Either President Biden does not know about the polls that show he is trailing Donald Trump in mock matchups in key battleground states, or he’s the relentless optimist who beat the odds to win the White House and has chosen not to believe most of them. Which is it is not immediately clear.
Asked why he’s lagging behind the Republican frontrunner, Biden shot back last week that it was “because you don’t read the polls.” Maybe he meant election returns. Just two days earlier, Democrats had won off-year victories in states like Ohio and Kentucky, and Biden was bullish as he walked to Marine One.
“Ten polls. Eight of them, I’m beating him in those places. Eight of them. You guys only do two – CNN and New York Times. Check it out. Check it out. We’ll get you a copy of all those other polls,” Biden promised Fox News.
“You don’t believe you’re trailing in battleground states?” Peter Doocy asked. “No, I don’t,” the president replied.
The polling in question, a New York Times/Siena poll of battleground states, set off what some worried liberals are describing as “a five-alarm fire.” The survey findings that shocked Washington showed Biden losing to former President Trump in Arizona, Georgia, Michigan, Nevada, and Pennsylvania. Publicly, the administration shrugged.
“We don’t put much stock in polls,” Karine Jean-Pierre told reporters Wednesday after the press secretary took a moment to note how Biden beat the odds in 2020 and braced for a red wave that “didn’t materialize” in 2022.
But when asked which polls the president was referring to, specifically the ones he said showed him “beating” Trump in swing states, the White House referred RealClearPolitics to the Biden campaign, which pointed RCP to four recent polls of three battleground states.
A Meredith College poll released Monday shows Biden leading Trump 40% to 39% in North Carolina, a state Republicans won in 2020 by a single point. But according to the RCP average, Trump leads Biden in North Carolina by nine points.
Two polls from last week showed Biden maintaining a slim lead over Trump in Michigan. An Emerson College poll found the Democrat ahead of the Republican 45% to 43%. A Morning Consult poll reported a similar result, with Biden at 38% to Trump’s 37%. The RCP average in that state, meanwhile, has Trump leading by a single digit.
The Biden campaign did not reply when asked about the remaining five of eight states that the president referenced. This far out from the election, they find this kind of scramble both tiresome and repetitive.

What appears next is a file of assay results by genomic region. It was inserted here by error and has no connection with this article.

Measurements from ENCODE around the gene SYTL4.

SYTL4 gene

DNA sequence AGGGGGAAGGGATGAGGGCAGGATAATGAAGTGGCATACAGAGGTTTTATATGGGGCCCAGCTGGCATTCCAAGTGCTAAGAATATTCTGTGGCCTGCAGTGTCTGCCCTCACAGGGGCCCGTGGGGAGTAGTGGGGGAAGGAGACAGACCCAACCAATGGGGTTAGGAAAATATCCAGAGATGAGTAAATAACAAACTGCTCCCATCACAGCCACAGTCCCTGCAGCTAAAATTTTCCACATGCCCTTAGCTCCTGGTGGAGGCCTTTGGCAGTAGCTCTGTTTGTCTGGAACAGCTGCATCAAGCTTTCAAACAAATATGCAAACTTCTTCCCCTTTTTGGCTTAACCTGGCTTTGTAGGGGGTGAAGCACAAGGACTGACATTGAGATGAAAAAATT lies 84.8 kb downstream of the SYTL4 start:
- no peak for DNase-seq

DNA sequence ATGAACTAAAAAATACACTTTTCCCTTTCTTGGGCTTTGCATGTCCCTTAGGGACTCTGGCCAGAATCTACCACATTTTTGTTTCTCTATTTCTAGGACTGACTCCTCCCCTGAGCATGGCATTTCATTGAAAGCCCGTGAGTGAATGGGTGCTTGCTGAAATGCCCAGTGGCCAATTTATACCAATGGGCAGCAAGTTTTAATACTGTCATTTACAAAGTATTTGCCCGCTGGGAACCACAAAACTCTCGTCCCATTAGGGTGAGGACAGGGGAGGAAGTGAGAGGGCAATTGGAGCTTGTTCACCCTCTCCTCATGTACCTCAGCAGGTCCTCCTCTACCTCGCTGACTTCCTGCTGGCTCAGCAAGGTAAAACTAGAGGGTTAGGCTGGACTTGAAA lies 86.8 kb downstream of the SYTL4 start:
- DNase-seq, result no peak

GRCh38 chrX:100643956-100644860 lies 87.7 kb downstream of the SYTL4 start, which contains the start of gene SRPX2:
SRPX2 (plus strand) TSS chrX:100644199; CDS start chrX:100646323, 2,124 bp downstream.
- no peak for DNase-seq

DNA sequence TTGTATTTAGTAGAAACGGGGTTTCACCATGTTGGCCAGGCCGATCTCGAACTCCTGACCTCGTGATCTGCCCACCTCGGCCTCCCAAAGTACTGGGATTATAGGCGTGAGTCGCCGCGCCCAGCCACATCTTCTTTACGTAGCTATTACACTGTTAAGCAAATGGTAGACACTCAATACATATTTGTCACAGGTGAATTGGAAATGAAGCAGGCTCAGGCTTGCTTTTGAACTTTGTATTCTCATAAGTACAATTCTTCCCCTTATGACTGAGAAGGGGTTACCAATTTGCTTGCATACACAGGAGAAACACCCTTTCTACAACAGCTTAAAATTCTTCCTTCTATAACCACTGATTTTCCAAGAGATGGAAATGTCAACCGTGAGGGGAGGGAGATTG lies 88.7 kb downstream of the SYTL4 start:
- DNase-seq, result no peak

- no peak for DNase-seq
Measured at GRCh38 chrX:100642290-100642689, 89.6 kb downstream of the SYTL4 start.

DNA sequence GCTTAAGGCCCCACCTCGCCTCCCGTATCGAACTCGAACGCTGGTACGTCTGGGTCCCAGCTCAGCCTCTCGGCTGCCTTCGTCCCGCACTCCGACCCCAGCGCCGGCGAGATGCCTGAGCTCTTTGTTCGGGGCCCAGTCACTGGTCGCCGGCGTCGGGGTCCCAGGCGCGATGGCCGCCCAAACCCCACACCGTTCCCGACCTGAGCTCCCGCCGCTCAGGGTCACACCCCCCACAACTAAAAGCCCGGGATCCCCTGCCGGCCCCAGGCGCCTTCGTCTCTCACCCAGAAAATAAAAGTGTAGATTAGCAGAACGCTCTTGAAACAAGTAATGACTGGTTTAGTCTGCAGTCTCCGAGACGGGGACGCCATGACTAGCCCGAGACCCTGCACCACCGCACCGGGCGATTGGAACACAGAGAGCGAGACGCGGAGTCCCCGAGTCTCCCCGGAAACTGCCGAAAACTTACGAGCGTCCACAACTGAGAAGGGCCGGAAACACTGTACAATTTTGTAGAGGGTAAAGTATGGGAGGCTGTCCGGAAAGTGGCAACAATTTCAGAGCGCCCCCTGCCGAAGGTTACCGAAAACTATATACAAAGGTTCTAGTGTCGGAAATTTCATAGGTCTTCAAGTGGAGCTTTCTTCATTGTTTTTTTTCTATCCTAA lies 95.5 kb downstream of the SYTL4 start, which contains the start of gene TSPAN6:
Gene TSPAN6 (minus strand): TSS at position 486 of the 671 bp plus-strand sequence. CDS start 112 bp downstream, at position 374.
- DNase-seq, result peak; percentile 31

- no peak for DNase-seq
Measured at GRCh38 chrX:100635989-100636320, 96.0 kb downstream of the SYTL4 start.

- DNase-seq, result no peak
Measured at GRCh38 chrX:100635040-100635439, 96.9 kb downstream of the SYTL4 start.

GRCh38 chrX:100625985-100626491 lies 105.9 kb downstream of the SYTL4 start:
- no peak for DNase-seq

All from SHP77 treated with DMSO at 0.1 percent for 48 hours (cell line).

Worrisome polling like the New York Times/Siena survey drives headlines and sets cable news aflutter, they feel, while polling more positive to the president gets lost in the news. Pundits, meanwhile, order premature autopsies months before voters even cast their ballots. It isn’t all that different from the last time Biden was all but considered a dead man walking.
“You all declare me dead,” he told the New York Times in 2020, “and guess what? I ain’t dead. I’m not going to die.” Unconvinced, the paper’s editorial board later endorsed Sen. Amy Klobuchar of Minnesota, who didn’t make it to “Super Tuesday,” and Sen. Elizabeth Warren, who didn’t even carry her home state.
The Biden campaign is now similarly prickly. It released a campaign memo last week dismissing again “the same polls that have gotten it wrong time and time again.”
“As pundits breathlessly make predictions based on polling, it is important to remember that President Biden, just three years ago, won more votes than any candidate for president in American history – 81 million votes,” wrote Michael Tyler, the campaign communications director. “And he is the only one to ever defeat Donald Trump,” Tyler added. “The American people had a chance to reelect Trump and they said no.”
The memo included eight recent polls. Six showed Biden up over Trump. Two had them tied. All of the surveys were national. None were specific to the battleground states that will be critical to winning or losing the White House.
“There’s no doubt this will be a very close election. Joe Biden has been counted out time and time again and proved pollsters and pundits wrong. His campaign is ignoring the noise and building the strong campaign it needs to win – just like in 2020,” the memo concluded.